New research programme to study innovative methods of producing alternative proteins

The programme will explore sustainable methods of extracting proteins from sources such as prawn shells. PHOTO: PEXELS

SINGAPORE - A new research programme looking to use innovative methods, such as 3D printing, to produce alternative proteins was launched on Thursday (April 28).

The programme will explore sustainable methods of extracting proteins from a variety of sources, including converting waste from aquaculture, such as prawn shells and excess fish feed.

This comes as Singapore looks to produce 30 per cent of its nutritional needs locally by 2030 in a bid to reduce reliance on food imports in the event of supply disruptions. Alternative proteins such as plant-based and cultured meat could also contribute to this goal.

The five-year programme, known as Proteins4Singapore, will be led by Tumcreate, the Technical University of Munich's (TUM) multidisciplinary research platform which is located in Singapore.

The programme will also tap expertise in material science, process engineering and food chemistry from TUM, Nanyang Technological University, Singapore Institute of Technology and the Agency for Science, Technology and Research.

Professor Thomas Becker, who is chair of brewing and beverage technology at the TUM School of Life Sciences, told reporters on Thursday that the programme will consider the alternative proteins' taste, texture and nutritional qualities as these would be the key concerns for consumers.

The first phase of research will focus on creating proteins from soya beans and microalgae to obtain a suitable protein quality mix.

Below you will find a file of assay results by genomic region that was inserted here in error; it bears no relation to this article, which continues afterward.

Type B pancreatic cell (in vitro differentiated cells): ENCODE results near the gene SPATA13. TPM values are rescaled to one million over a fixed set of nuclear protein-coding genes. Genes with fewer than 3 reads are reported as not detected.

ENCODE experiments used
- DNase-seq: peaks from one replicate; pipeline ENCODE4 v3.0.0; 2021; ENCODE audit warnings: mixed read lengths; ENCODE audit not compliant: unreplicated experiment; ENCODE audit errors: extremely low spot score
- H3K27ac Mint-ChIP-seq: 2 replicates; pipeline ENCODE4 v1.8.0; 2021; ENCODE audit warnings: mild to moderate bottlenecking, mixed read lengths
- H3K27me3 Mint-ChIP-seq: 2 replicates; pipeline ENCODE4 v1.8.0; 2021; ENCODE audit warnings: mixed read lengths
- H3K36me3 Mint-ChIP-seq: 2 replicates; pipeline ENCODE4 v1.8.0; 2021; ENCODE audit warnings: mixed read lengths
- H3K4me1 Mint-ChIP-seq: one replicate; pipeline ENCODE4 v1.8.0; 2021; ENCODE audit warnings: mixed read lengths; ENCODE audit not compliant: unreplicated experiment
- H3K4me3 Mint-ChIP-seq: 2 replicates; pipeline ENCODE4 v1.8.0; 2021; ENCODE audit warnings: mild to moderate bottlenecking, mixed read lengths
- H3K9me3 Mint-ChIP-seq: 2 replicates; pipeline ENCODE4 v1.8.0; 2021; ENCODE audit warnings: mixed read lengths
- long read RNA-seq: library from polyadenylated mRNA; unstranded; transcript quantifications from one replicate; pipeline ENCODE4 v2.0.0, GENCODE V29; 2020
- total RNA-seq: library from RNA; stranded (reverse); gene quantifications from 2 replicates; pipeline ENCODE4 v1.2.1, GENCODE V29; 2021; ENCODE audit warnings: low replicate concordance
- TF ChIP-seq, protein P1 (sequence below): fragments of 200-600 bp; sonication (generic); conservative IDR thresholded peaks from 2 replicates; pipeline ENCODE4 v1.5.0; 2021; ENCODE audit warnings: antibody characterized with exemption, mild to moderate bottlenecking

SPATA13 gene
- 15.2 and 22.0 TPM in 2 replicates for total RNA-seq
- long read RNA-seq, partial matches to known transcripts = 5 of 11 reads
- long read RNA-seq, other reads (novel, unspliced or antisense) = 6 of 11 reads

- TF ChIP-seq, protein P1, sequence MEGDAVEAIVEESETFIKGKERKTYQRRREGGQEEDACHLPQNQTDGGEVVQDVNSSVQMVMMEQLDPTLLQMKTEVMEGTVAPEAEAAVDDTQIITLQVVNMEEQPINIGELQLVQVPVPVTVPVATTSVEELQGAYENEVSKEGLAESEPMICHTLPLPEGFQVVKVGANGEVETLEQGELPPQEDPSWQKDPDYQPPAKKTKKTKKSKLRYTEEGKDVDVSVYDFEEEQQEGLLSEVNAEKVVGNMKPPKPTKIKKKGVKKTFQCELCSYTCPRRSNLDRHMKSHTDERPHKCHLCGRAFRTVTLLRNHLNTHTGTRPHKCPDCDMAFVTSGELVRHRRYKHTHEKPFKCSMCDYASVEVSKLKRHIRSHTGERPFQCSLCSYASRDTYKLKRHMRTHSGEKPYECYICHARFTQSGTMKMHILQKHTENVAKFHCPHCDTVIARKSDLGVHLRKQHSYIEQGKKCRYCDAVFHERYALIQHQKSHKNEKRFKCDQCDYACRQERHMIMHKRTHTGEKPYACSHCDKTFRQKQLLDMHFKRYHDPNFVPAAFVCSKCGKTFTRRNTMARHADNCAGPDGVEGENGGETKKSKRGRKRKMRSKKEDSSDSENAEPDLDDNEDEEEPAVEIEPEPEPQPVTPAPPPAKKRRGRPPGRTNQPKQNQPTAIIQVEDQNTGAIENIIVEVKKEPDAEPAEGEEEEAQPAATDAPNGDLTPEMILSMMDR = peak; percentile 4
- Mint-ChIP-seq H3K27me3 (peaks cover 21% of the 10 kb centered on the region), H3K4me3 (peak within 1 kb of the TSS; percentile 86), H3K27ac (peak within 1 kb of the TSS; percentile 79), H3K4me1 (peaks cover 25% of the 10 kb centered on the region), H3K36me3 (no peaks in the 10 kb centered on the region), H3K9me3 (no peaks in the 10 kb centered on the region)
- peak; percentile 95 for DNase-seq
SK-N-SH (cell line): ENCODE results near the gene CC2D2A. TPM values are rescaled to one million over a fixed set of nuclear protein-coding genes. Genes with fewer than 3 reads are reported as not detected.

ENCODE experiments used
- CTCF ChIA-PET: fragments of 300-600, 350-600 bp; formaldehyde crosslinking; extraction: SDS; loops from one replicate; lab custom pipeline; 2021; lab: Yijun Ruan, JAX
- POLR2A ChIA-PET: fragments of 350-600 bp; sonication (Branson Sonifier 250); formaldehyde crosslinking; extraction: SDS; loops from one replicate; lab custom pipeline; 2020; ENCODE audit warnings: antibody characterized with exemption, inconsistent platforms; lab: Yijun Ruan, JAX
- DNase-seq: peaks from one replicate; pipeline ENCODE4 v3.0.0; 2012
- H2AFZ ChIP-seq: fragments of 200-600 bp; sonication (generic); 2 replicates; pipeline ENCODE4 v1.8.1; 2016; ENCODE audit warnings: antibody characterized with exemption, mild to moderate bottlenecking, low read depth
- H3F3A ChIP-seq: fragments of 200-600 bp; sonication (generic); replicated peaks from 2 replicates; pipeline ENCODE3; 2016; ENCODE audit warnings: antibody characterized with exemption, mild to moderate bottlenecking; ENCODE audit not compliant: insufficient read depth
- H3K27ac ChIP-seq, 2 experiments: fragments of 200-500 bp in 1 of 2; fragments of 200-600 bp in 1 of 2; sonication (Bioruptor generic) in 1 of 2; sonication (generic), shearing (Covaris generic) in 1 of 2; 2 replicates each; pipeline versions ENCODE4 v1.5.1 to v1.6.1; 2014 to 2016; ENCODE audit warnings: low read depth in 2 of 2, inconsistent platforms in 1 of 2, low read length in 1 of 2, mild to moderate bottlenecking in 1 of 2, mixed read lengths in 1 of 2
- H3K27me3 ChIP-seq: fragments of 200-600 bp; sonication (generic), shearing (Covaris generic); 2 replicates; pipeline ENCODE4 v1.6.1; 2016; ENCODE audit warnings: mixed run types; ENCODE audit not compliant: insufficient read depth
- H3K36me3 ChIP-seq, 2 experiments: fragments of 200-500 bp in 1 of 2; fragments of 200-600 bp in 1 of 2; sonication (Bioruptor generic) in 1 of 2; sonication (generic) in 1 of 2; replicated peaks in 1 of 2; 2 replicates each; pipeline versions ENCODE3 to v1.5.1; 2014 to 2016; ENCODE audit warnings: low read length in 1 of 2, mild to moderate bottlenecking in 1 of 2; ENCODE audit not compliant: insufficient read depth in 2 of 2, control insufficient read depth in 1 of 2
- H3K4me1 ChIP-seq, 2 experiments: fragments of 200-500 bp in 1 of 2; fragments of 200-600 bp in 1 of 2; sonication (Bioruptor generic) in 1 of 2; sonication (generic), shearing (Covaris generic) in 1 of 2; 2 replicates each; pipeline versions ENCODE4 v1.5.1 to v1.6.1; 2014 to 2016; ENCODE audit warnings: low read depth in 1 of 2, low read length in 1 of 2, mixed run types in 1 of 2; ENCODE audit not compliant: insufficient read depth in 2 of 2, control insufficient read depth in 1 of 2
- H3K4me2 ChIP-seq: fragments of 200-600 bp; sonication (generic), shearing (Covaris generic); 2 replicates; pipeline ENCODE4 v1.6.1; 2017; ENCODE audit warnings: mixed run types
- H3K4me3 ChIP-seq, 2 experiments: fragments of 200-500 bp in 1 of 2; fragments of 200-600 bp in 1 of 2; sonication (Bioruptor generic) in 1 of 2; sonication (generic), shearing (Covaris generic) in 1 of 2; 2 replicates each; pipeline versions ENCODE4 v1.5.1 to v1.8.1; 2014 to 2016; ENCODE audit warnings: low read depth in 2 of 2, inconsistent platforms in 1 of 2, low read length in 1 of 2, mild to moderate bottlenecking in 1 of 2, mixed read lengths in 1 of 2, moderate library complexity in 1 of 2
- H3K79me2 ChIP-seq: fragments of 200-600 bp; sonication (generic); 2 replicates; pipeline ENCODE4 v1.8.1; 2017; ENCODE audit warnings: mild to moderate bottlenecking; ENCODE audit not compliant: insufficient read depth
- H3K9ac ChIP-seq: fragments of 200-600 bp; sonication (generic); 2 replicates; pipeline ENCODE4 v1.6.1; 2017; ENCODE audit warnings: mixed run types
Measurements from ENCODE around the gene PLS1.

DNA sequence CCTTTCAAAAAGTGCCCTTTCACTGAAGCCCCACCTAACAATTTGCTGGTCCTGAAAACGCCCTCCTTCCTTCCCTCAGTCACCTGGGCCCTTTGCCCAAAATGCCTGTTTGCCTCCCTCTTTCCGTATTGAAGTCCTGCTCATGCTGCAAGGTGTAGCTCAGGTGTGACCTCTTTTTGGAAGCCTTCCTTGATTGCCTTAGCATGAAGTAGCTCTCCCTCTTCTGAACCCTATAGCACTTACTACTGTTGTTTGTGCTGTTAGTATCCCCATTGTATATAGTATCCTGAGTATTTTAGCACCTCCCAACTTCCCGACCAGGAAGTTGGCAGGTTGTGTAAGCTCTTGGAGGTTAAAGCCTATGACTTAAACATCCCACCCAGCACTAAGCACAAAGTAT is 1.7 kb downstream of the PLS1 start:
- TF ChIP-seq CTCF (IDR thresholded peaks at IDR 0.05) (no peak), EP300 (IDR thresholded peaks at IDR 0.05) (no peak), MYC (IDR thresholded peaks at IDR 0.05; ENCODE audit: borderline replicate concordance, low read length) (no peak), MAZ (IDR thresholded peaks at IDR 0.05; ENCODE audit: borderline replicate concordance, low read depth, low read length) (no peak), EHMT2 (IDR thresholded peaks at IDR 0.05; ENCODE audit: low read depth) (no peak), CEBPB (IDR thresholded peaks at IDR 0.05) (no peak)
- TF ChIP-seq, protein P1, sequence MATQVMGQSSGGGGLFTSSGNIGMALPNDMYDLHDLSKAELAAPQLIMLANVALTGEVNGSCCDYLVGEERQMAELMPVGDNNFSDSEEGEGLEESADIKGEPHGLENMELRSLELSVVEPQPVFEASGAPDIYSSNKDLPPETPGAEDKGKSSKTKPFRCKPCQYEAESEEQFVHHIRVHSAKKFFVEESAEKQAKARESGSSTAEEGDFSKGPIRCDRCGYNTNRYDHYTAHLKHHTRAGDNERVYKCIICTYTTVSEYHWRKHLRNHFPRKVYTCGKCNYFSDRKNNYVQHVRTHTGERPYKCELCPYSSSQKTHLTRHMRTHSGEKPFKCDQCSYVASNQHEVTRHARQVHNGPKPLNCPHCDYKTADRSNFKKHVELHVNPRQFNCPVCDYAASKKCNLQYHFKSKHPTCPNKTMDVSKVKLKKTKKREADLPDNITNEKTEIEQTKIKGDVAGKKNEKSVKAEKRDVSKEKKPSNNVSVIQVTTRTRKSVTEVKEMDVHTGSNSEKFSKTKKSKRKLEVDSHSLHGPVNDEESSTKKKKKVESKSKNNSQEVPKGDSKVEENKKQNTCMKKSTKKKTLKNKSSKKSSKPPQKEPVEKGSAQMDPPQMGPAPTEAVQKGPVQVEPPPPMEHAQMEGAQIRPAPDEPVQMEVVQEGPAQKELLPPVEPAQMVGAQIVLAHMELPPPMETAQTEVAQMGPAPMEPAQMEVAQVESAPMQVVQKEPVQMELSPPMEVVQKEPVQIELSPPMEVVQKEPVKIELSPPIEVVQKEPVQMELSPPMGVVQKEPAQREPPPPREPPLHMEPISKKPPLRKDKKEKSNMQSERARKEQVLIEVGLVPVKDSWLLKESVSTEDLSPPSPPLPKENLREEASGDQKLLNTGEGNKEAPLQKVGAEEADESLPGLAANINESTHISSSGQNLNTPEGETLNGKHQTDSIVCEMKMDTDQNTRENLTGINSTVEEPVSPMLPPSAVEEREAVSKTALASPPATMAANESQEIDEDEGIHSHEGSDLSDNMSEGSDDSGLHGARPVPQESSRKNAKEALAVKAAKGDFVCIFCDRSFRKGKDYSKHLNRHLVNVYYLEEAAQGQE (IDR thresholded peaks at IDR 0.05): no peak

Soya beans and microalgae are known to be protein-rich products.

At the same time, the team will venture into other raw materials such as mung beans, and from waste streams, such as from indoor farms and aquaculture.

Food manufacturer Nestle is also exploring a collaboration with Proteins4Singapore to test out several raw materials, such as its spent barley grain from Milo production, for example.

These raw materials will then be integrated into innovative processing methods to create a new generation of proteins.

One method is novel reverse food engineering, which breaks down and separates food products into individual components. The process of reverse engineering helps to bring out the products' unique textures and nutrients.

Professors Peter Preiser (left) and Thomas Becker introduce the five-year programme, called Proteins4Singapore. ST PHOTO: SAMUEL ANG

Another innovative method that the programme will study is the use of integrative and innovative extrusion systems in combination with 3D printing techniques. This is useful in controlling the shape and texture of the final food product.

Professor Ulf Schlichtmann, Tumcreate's chief executive, said: "The Proteins4Singapore research programme holds great potential in unlocking clues and accelerating our understanding (of) the formation and interactions of proteins while offering life-changing technologies to secure a sustainable protein supply."

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